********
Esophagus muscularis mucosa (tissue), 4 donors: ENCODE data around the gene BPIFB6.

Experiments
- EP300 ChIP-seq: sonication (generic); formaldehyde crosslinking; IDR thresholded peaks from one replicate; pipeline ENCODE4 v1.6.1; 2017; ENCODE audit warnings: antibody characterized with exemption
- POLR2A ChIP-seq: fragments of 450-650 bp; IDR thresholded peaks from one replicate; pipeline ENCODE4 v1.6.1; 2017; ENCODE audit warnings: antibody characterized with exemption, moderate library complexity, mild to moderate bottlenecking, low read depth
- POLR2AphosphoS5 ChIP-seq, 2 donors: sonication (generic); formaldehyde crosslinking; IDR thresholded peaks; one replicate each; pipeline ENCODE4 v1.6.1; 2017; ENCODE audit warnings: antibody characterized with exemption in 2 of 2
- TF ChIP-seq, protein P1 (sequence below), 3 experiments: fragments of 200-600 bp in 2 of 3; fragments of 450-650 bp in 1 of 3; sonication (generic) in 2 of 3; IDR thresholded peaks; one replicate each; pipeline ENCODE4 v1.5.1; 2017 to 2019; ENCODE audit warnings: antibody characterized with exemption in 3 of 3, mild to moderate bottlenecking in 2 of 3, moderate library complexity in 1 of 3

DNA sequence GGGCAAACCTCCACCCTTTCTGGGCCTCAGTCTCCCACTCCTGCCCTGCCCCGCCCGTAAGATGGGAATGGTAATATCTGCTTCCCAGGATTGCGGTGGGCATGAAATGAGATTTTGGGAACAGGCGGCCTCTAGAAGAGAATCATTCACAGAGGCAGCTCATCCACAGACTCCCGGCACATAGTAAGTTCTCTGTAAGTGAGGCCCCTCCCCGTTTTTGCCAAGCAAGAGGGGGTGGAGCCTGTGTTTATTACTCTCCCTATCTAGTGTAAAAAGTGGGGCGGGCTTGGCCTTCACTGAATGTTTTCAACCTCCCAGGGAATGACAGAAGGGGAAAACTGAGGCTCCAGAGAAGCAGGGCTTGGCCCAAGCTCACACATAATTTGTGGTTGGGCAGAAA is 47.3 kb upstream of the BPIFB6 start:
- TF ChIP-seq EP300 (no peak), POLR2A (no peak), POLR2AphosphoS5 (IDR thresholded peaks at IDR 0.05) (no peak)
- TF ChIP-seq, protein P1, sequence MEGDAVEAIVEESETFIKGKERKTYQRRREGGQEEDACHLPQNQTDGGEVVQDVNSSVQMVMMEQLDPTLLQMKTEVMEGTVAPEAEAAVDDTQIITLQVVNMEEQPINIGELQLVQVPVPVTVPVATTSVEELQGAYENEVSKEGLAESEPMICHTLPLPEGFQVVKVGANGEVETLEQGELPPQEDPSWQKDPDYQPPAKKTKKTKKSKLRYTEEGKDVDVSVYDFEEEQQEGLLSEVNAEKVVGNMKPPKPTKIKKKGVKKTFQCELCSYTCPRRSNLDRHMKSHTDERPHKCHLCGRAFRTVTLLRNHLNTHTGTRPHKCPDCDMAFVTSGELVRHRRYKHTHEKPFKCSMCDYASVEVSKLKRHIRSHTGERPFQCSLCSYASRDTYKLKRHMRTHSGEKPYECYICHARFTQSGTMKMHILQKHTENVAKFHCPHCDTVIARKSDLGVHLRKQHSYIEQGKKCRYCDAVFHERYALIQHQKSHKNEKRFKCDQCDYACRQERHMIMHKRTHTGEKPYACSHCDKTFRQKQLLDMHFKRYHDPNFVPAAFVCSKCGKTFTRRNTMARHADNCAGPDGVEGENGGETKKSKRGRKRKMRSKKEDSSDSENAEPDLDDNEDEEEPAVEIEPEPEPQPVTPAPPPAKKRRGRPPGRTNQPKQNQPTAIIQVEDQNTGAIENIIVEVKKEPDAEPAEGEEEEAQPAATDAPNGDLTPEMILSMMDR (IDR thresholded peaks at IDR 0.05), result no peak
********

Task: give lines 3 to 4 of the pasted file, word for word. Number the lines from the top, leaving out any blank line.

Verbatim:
- EP300 ChIP-seq: sonication (generic); formaldehyde crosslinking; IDR thresholded peaks from one replicate; pipeline ENCODE4 v1.6.1; 2017; ENCODE audit warnings: antibody characterized with exemption
- POLR2A ChIP-seq: fragments of 450-650 bp; IDR thresholded peaks from one replicate; pipeline ENCODE4 v1.6.1; 2017; ENCODE audit warnings: antibody characterized with exemption, moderate library complexity, mild to moderate bottlenecking, low read depth